If your manager isn’t giving you good answers, escalate to your manager’s manager or someone in HR until you can get on the same page with someone, Tardy suggested.
“I wouldn’t escalate it saying, ‘I don’t agree with this. This is ludicrous,‘” Tardy said. “I would escalate under the premise of ‘I don’t have the clarity that I need. This is not as concrete as I need, and can somebody else give me the clarity I need so I can be successful on the other side of it?’”
De Ala shared an example of a time when she wished she had escalated her requests for more clarity. When De Ala worked for a tech sales company, her boss told her that she, along with her whole team, was being put on a 30-day “pre-performance improvement plan.”
This informal PIP had sales goals that were impossible to achieve in a tight timeline, and when De Ala asked about them, she said her boss “said he was looking for a new gig, and I should, too. So I did, but on my exit interview I was told... that my direct boss should not have framed it as a ‘pre-PIP’ and that I would have likely been fine.”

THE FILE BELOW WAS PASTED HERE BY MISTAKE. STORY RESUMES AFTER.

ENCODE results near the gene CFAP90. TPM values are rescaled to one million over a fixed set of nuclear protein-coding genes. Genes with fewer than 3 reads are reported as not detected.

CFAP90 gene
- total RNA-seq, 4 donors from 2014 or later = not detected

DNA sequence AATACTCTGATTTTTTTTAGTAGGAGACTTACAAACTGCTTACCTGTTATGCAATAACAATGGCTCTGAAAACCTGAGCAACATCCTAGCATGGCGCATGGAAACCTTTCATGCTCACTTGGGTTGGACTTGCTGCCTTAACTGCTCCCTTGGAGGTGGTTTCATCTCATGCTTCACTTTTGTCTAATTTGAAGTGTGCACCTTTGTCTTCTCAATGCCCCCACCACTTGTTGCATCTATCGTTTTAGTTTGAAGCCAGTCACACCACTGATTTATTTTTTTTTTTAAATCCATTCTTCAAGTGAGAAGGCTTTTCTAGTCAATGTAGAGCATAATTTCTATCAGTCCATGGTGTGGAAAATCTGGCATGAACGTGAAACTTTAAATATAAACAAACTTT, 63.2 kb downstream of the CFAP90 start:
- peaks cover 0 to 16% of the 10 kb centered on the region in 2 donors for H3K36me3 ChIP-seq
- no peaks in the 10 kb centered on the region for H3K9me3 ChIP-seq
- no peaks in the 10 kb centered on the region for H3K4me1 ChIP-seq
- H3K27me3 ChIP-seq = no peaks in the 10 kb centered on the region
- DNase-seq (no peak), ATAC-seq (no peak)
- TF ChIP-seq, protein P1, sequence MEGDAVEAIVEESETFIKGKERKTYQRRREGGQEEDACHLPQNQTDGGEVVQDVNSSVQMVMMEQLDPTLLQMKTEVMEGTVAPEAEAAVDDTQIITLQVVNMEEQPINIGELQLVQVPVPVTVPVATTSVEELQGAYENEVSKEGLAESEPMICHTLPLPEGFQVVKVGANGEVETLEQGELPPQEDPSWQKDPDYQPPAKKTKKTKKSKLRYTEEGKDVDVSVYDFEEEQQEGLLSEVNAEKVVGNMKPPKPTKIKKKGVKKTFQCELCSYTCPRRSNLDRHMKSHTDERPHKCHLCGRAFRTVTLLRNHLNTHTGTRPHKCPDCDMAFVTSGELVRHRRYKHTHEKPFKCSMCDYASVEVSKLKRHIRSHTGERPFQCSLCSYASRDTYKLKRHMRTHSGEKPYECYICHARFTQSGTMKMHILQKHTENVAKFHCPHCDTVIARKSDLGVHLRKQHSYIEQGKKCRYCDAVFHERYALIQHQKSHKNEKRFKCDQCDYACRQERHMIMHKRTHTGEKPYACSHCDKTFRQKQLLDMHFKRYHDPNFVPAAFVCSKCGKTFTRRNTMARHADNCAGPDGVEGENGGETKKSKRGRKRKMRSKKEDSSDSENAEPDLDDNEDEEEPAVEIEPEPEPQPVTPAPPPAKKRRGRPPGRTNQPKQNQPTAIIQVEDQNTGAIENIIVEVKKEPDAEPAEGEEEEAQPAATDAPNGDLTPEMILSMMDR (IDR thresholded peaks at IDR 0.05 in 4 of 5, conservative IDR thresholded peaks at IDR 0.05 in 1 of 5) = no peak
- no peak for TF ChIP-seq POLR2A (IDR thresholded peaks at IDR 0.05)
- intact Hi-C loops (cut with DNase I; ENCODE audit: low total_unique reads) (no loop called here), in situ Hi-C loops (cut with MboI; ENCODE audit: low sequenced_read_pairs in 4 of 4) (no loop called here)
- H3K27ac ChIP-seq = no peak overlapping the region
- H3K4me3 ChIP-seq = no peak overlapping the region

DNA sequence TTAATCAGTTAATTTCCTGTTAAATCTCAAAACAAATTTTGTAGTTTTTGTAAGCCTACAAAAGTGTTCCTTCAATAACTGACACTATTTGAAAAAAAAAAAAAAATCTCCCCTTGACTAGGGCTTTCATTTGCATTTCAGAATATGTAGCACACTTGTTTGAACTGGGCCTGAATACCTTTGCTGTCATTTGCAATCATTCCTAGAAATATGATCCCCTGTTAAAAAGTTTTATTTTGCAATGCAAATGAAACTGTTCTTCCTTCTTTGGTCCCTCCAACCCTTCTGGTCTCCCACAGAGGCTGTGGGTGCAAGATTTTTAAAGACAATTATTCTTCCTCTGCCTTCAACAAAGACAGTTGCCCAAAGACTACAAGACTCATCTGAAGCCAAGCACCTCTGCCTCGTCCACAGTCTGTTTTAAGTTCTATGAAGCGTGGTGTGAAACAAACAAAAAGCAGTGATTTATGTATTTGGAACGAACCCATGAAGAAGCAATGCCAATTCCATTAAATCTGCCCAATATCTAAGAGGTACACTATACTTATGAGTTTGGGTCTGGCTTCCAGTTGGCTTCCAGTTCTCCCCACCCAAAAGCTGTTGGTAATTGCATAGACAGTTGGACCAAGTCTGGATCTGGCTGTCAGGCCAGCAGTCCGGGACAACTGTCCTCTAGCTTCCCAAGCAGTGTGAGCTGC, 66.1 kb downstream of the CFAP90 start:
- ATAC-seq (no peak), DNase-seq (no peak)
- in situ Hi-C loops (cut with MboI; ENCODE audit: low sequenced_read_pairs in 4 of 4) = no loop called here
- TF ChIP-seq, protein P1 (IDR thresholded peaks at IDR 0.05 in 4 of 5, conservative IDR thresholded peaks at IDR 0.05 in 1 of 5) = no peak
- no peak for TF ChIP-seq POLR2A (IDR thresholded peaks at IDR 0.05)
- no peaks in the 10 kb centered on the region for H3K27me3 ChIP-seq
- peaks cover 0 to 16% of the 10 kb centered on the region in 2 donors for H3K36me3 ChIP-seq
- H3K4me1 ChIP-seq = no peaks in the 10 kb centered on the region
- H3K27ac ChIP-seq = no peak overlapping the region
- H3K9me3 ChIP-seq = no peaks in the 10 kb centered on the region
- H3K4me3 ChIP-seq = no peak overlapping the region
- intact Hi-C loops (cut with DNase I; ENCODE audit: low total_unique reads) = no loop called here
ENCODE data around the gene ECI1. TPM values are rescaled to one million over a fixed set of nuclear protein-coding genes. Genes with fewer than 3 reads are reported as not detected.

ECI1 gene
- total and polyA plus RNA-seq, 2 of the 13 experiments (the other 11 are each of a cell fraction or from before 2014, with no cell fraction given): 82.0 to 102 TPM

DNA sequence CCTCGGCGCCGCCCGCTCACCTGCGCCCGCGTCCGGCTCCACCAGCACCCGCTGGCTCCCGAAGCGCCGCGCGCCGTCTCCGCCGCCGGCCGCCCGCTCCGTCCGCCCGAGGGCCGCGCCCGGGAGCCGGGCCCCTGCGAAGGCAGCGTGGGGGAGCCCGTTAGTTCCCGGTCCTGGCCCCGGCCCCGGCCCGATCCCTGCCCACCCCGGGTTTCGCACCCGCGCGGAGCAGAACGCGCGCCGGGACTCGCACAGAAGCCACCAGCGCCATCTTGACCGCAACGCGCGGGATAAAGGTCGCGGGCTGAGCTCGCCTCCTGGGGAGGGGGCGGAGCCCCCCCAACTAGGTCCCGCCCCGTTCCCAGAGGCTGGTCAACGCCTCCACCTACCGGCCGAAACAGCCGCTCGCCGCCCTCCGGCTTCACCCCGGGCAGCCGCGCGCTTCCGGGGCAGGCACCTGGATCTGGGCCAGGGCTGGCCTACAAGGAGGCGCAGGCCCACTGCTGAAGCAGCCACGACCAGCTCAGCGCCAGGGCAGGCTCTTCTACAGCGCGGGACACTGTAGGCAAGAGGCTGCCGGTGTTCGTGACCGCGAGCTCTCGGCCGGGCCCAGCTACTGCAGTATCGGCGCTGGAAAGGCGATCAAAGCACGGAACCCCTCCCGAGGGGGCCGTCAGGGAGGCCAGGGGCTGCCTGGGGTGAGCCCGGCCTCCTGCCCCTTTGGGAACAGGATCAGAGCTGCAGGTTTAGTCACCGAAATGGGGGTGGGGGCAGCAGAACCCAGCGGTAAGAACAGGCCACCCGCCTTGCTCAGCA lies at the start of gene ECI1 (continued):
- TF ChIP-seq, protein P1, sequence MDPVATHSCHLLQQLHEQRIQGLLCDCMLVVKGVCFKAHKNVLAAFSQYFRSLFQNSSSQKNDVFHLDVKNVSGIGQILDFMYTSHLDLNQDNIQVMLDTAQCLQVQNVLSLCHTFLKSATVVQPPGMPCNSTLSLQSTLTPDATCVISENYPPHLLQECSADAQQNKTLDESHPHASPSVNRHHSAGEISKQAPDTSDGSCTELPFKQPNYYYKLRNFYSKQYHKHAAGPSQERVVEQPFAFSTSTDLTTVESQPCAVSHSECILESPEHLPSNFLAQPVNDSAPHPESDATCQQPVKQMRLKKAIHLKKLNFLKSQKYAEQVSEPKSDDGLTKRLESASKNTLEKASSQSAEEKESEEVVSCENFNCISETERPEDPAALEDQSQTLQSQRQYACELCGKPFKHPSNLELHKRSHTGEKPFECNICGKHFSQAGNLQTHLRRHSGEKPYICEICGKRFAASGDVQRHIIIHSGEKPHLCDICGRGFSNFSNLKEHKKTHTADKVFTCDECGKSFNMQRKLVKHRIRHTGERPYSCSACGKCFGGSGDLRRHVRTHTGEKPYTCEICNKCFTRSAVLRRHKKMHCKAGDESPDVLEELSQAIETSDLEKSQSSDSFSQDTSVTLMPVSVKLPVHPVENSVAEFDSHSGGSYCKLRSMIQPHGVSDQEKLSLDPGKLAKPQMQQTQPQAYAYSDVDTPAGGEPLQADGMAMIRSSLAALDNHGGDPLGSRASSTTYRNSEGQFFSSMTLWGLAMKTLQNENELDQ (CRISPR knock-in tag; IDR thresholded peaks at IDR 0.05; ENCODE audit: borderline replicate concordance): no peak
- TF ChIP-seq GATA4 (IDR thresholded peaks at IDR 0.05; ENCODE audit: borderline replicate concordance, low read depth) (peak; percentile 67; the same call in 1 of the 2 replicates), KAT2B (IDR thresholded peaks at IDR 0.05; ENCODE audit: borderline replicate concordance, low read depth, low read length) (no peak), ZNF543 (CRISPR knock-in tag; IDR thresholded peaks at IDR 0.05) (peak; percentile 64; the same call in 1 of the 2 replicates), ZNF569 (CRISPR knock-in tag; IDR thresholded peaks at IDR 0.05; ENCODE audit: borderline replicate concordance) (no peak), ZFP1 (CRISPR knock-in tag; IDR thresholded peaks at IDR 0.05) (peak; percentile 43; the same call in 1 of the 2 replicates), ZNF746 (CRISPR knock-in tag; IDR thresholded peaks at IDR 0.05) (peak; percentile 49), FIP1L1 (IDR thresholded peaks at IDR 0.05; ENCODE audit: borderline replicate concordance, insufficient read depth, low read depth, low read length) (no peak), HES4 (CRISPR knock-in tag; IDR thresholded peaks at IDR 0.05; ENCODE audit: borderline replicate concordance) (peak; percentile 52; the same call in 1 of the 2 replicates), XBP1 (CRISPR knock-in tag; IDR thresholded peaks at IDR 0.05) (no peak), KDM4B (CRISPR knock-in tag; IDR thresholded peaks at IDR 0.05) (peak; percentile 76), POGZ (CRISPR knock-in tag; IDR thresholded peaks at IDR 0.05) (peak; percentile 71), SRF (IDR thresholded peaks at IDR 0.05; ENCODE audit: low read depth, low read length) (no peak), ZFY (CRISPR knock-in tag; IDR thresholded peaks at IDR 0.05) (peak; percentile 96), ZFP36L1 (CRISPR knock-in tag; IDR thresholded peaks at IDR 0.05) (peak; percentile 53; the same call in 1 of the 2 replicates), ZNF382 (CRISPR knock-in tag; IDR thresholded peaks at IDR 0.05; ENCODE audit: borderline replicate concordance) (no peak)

De Ala believes she should have asked more questions rather than rely on one conversation to decide to quit a job she enjoyed. “Don’t stop at your manager,” she said. “Ask People Ops questions, ask HR questions.”
Hold your manager accountable for supporting you.
A manager’s job is to help develop their team members and set them up for success. If your boss isn’t doing that while you are on a PIP, De Ala suggests asking them about it directly, with questions like “How will you support me in achieving this?”
This will “help hold your employers accountable to set you up for success and simultaneously act as a gauge on how much of an ally you have in your manager and team,” she said.
Keep a paper trail.
Fischer advised saving all work emails related to your performance and putting things in writing whenever possible. You should be keeping that feedback in some sort of file if you believe you might have a legal case of discrimination, he said.